Northeast coal mine investment secures jobs for ‘long term’

Anglo American begins work on Roman Mine near Tumbler Ridge

Geologists from the province and Anglo American standing on the future site of Roman Coal Mine in 2012

Geologists from the province and Anglo American standing on the future site of Roman Coal Mine in 2012

Work is now starting on a major coal mine expansion near Tumbler Ridge, in B.C.’s northeast.

Anglo American Mining Group subsidiary Peace River Coal is investing $200 million to open the new Roman Mine adjacent to its existing Trend Mine.

The company promises to maintain 450 existing jobs and expects to create 100 new jobs in construction over the 16-year mine life. It was approved and permitted this month in an unusually quick turnaround time.

Anglo American aims to boost production of northeast metallurgical coal, used in steel making, from 1.5 to at least 2.5 million tonnes annually. The coking coal would be hauled by rail to Prince Rupert for export.

Provincial officials were on hand to count the project as a step toward Victoria’s Jobs Plan goal of opening several new mines and adding thousands of jobs by 2015.

But Energy and Mines Minister Bill Bennett noted the project is also about protecting what now exists.

“If Roman wasn’t going to get built, in four years we would lose 450 mining jobs in this area plus all the indirect benefits that come from this mine,” he said.

Still, Bennett called Anglo American’s decision a “great leap forward” because the firm has deeper pockets than more junior miners to ride out low commodity prices.

“This company is investing here in the northeast on the long term,” Bennett said. “They’re going to be here and operate even when the commodity coal price is not at the very top.”

Anglo American is giving up tenure to 1,852 hectares of land to protect caribou habitat in what CEO Mark Cutifani called an unprecedented conservation step.

The firm is also contributing $2.5 million to the Peace Northern Caribou Plan and signing benefit agreements that will deliver jobs to local first nations.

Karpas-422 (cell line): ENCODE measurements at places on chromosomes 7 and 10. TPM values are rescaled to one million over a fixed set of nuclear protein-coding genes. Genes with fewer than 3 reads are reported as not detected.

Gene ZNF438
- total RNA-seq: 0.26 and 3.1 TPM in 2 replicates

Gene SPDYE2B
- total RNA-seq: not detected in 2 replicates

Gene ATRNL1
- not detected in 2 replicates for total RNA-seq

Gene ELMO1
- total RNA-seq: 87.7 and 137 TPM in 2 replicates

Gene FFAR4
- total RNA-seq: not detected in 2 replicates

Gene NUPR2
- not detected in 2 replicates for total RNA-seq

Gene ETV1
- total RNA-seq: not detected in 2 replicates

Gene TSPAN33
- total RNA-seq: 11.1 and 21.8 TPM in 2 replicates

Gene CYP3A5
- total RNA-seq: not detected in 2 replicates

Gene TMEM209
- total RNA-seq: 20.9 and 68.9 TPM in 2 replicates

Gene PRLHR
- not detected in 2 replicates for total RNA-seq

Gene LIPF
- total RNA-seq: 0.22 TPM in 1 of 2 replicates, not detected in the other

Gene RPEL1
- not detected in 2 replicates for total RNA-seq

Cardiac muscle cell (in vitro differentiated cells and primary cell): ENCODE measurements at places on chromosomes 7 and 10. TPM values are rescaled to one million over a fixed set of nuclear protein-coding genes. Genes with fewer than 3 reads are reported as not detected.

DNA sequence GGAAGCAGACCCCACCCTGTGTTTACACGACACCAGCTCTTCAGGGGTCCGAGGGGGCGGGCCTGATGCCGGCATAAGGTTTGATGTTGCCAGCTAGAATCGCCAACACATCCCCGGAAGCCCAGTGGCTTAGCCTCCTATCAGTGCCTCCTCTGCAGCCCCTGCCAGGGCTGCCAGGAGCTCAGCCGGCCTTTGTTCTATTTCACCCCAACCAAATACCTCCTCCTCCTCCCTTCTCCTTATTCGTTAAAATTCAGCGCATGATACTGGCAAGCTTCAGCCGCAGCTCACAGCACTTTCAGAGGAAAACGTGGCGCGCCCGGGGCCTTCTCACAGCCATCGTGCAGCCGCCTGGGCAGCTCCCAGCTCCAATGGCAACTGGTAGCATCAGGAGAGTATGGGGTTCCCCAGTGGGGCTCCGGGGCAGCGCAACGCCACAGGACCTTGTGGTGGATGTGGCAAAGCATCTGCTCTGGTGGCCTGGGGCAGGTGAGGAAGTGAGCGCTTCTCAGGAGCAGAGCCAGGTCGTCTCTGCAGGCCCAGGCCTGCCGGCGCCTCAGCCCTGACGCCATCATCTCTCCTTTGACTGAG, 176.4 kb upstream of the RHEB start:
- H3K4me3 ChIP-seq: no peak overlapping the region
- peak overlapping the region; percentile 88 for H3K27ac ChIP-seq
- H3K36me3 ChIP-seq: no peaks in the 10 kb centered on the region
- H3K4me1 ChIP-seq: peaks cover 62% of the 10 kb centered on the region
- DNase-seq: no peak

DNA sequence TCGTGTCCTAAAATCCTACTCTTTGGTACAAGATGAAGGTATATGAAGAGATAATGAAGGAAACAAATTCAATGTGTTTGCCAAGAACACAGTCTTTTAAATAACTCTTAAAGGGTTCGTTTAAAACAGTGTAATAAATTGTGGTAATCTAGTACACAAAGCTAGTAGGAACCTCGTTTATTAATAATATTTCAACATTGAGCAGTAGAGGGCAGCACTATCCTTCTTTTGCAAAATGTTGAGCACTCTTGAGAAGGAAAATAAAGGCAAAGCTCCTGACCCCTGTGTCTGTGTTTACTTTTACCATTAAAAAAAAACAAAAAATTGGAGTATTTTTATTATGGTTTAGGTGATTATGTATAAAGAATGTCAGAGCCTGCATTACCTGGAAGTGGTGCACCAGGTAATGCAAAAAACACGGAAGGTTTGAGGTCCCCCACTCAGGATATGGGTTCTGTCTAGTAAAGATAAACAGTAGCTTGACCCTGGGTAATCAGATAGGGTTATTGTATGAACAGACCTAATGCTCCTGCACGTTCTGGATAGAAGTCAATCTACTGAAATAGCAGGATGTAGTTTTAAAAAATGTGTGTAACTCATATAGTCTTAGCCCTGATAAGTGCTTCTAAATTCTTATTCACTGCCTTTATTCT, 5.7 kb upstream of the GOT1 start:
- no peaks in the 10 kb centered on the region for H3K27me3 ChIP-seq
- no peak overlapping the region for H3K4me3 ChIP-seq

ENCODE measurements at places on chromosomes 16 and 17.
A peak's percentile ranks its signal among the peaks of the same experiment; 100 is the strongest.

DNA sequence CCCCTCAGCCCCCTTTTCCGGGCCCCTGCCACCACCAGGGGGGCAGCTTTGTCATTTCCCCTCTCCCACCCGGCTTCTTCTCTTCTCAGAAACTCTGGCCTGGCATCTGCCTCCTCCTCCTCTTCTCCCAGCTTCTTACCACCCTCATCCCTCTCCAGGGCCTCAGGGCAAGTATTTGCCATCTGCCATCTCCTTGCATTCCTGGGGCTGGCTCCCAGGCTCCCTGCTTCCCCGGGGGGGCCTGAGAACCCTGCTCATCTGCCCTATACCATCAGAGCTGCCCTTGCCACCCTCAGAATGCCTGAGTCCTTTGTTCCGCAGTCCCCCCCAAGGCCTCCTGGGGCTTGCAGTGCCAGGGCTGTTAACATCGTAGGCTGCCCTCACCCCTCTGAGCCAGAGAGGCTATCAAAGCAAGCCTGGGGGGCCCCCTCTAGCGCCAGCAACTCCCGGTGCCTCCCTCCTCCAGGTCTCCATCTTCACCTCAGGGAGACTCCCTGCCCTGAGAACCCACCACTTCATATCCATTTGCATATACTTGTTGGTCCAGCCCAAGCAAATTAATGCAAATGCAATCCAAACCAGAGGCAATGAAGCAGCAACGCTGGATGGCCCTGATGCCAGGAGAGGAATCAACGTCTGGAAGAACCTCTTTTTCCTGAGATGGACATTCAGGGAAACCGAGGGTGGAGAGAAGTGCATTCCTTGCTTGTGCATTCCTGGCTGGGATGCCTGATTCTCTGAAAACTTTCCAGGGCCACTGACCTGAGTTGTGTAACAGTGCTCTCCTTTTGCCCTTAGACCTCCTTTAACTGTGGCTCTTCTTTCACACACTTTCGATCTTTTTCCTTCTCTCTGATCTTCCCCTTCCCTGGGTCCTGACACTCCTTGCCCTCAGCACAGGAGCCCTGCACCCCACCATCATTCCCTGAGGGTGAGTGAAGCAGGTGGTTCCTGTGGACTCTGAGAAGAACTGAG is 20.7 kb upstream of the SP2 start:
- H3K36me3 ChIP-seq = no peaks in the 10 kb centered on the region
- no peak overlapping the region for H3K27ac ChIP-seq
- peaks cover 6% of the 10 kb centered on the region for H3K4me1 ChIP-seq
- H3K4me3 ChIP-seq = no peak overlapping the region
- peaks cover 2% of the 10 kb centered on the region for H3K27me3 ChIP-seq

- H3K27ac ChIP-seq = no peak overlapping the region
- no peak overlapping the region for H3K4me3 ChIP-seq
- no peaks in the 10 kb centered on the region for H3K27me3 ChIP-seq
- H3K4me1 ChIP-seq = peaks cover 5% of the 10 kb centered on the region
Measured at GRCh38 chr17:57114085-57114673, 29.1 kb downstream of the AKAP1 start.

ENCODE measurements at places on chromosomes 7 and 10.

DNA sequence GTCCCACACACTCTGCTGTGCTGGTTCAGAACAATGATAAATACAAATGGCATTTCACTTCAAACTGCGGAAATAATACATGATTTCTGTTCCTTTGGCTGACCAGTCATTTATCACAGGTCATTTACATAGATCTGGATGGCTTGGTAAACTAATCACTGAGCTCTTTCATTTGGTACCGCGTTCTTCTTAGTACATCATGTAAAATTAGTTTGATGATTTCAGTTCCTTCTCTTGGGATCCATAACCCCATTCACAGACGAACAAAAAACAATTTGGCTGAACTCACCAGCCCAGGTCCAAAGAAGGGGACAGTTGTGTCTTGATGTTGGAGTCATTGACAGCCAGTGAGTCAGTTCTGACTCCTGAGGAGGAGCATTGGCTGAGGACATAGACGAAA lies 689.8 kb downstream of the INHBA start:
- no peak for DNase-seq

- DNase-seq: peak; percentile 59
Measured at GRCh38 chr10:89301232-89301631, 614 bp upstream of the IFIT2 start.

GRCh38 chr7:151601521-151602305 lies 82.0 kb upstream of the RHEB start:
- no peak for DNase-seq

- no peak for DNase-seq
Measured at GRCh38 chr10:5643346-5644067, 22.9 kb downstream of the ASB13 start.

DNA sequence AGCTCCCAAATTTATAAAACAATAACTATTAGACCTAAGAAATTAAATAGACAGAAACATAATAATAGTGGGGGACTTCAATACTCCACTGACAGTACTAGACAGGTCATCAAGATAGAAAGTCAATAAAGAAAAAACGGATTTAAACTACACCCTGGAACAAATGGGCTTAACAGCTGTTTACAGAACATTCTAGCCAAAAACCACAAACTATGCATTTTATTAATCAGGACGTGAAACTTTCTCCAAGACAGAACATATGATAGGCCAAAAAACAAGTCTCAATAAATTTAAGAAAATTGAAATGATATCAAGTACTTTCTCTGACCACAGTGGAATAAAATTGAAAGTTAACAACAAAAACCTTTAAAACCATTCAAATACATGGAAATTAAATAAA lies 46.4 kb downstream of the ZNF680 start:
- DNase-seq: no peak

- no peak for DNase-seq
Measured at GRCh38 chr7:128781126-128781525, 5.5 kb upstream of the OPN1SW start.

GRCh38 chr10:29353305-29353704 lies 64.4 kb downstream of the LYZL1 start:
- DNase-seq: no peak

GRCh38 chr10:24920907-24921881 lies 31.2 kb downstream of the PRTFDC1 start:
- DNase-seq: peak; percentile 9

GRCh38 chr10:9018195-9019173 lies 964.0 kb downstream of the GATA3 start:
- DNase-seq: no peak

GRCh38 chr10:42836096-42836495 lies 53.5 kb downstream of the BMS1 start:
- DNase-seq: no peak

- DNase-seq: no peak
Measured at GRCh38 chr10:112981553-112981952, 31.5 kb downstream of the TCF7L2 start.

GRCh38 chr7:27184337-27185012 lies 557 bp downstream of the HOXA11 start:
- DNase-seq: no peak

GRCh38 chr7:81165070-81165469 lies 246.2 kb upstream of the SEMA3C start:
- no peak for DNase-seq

The announcement came less than a month after a more disappointing decision three weeks ago by Teck Resources Ltd. to delay restarting its shuttered Quintette coal project, which is also near Tumbler Ridge, as a result of depressed metallurgical coal prices.

Bennett said he’s not concerned.

“Teck has invested enormous money in Quintette and they’re not going to walk away from that,” he said. “They’re just not ready to pull the trigger on it yet.”

Just Posted

Victoria police officers used less-lethal weapons to arrest a woman Sunday night after she allegedly attacked a man with a hammer. (Black Press Media file photo)
Victoria police use less-lethal weapons on woman following hammer attack

Greater Victoria Emergency Response Team called to barricade situation

The District of Saanich has pinpointed funding requests to Oak Bay and Victoria to help offset the purchase price of the Kings Park greenspace and keep the property intact. (Courtesy District of Saanich)
Saanich requests funding help from neighbours to preserve Kings Road green space

District hopes Victoria and Oak Bay will join them in protecting urban green space

Victoria police are looking for Delmer Esau who was last seen in Esquimalt June 1. (Photo courtesy of VicPD)
MISSING: Search continues for man last seen in Esquimalt

Delmer Esau, 35, hasn’t been seen since June 1

Thriving Toots Wilderness School is trying to buy a 98-acre plot of undeveloped land from the Boys and Girls’ Club of Greater Victoria in Metchosin. (Contributed/Thriving Roots)